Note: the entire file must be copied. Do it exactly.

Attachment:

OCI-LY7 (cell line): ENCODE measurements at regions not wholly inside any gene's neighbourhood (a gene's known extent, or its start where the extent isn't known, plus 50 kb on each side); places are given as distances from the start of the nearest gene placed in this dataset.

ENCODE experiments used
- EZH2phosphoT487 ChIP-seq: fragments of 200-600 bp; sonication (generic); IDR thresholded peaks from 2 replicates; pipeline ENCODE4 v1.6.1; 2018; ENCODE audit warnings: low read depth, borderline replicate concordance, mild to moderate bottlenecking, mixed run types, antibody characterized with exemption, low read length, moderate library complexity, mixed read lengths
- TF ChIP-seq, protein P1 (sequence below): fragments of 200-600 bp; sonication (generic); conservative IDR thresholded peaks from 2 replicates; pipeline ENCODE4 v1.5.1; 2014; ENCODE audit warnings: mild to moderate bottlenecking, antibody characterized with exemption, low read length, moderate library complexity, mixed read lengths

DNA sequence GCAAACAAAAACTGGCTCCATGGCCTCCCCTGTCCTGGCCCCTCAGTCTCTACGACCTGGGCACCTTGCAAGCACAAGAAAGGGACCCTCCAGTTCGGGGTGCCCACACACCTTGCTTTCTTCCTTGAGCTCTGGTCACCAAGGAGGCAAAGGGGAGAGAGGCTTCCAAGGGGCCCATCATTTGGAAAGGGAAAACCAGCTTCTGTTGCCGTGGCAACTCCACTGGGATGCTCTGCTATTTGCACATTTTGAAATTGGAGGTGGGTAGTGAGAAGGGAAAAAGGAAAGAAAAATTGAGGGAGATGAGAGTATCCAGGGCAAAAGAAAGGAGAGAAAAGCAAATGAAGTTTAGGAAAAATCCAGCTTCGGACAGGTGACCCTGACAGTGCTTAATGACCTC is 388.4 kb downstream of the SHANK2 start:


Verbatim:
OCI-LY7 (cell line): ENCODE measurements at regions not wholly inside any gene's neighbourhood (a gene's known extent, or its start where the extent isn't known, plus 50 kb on each side); places are given as distances from the start of the nearest gene placed in this dataset.

ENCODE experiments used
- EZH2phosphoT487 ChIP-seq: fragments of 200-600 bp; sonication (generic); IDR thresholded peaks from 2 replicates; pipeline ENCODE4 v1.6.1; 2018; ENCODE audit warnings: low read depth, borderline replicate concordance, mild to moderate bottlenecking, mixed run types, antibody characterized with exemption, low read length, moderate library complexity, mixed read lengths
- TF ChIP-seq, protein P1 (sequence below): fragments of 200-600 bp; sonication (generic); conservative IDR thresholded peaks from 2 replicates; pipeline ENCODE4 v1.5.1; 2014; ENCODE audit warnings: mild to moderate bottlenecking, antibody characterized with exemption, low read length, moderate library complexity, mixed read lengths

DNA sequence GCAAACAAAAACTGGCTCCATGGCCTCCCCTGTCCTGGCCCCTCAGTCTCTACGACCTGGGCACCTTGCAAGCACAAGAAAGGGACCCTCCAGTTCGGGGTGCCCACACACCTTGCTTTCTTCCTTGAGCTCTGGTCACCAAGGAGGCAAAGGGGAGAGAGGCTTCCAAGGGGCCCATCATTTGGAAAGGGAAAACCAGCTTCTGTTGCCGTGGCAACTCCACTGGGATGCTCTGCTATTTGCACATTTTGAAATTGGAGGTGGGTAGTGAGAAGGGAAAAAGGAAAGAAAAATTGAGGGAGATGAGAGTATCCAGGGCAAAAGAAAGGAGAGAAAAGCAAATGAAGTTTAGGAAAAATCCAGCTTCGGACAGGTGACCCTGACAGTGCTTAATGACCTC is 388.4 kb downstream of the SHANK2 start: